Pro se pleadings, "however inartfully pleaded," must be held to "less stringent standards than formal pleadings drafted by lawyers" and can only be dismissed for failure to state a claim if it appears "'beyond a doubt that the plaintiff can prove no set of facts in support of his claim which would entitle him to relief.'" Haines v. Kerner, 404 U.S. 519, 520-521(1972) quoting Conley v. Gibson, 355 U.S. 41, 45-46 (1957). If the court can reasonably read pleadings to state a valid claim on which the litigant could prevail, it should be done so despite failure to cite proper legal authority, confusion of legal theories, poor syntax and sentence construction, or litigant's unfamiliarity with pleading requirements. Boag v. MacDougall, 454 U.S. 364 (1982); United States ex rel. Montgomery v. Bierley, 141 F.2d 552, 555 (3d Cir. 1969)(petition prepared by a prisoner may be inartfully drawn and should be read "with a measure of tolerance"); Smith v. U.S. District Court, 956 F.2d 295 (D.C.Cir. 1992); Freeman v. Department of Corrections, 949 F.2d 360 (10th Cir. 1991). Under our liberal pleading rules, a district court should construe all allegations in a complaint in favor of the complainant. Gibbs v. Roman, 116 F.3d 83 (3d Cir.1997). See, e.g., Nami v. Fauver, 82 F.3d 63, 65 (3d Cir. 1996)(discussing Fed.R.Civ.P. 12(b)(6) standard); Markowitz v. Northeast Land Company, 906 F.2d 100, 103 (3d Cir. 1990)(same).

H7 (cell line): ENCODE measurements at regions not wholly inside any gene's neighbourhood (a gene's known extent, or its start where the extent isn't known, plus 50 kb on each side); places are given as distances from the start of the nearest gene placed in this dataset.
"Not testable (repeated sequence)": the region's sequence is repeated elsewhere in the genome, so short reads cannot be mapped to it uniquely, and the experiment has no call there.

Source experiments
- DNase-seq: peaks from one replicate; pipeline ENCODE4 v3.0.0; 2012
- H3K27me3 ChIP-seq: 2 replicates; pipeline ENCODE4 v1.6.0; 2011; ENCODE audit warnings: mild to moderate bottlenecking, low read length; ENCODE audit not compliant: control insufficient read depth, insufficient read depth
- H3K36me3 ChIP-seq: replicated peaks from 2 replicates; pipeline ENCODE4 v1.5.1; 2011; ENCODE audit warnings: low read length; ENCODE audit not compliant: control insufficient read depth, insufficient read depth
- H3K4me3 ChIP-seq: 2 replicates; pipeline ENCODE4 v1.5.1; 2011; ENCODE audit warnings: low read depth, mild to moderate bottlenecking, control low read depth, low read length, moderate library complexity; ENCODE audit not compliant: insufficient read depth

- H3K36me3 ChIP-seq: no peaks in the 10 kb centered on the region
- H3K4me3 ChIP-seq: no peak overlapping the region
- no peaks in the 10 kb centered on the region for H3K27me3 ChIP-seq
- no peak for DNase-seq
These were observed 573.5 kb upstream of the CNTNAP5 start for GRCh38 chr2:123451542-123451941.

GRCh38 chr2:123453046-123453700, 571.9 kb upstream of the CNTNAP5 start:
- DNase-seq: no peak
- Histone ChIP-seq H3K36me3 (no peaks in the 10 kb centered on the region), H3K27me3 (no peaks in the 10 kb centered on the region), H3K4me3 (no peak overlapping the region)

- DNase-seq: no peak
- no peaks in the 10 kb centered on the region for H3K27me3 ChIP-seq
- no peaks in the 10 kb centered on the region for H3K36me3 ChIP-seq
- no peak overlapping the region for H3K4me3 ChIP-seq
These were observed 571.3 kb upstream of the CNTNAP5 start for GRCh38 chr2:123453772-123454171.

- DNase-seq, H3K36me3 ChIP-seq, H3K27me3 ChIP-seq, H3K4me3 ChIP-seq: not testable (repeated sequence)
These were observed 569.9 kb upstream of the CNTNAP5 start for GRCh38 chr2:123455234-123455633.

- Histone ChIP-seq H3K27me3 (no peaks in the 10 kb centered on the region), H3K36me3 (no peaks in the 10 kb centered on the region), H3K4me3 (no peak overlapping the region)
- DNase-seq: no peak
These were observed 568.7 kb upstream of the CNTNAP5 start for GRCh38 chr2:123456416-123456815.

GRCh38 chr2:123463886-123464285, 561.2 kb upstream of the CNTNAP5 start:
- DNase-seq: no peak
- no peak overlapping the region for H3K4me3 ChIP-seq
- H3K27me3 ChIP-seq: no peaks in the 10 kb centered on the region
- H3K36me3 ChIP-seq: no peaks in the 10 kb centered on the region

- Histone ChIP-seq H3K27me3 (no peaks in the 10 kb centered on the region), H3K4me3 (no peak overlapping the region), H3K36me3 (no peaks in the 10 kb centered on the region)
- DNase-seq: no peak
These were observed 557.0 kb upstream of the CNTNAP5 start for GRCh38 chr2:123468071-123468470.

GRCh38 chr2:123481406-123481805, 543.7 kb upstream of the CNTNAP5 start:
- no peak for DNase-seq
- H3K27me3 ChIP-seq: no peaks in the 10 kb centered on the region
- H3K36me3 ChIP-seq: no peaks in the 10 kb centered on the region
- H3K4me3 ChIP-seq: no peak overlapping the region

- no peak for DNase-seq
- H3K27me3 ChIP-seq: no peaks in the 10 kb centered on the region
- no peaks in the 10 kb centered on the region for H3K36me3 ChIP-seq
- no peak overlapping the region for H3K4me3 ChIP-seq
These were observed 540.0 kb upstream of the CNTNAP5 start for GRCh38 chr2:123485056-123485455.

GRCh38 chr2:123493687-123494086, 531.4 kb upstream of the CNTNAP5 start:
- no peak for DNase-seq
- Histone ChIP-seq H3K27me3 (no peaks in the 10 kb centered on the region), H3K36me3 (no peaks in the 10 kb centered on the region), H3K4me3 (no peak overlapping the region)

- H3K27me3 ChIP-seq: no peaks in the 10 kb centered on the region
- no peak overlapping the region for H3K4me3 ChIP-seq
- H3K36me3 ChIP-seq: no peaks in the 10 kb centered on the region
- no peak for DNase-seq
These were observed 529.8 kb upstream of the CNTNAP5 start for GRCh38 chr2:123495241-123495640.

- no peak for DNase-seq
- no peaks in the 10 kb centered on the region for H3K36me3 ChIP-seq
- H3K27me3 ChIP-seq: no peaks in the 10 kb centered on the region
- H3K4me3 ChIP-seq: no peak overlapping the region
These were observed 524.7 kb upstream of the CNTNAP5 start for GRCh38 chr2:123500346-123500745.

A. Establishment Clause
Plaintiff alleges that Defendants "violated the Establishment Clause by attempting to force plaintiff to participate in State/DOC sponsored religious programs and then by inflicting punitive measures upon plaintiff when plaintiff repeatedly refused to participate in the State/DOC sponsored religious programs." (Document # 39 at ¶¶ 113). In particular, Plaintiff claims that his custody level was increased and he was removed from SCI-Albion's honor block as a result of his refusal to participate in DOC's prescriptive programs, such as Alcoholics Anonymous ("A.A.") and Narcotics Anonymous ("N.A."), which he characterizes as "State/DOC sponsored religious programs." (Document # 39 at ¶¶ 83, 114).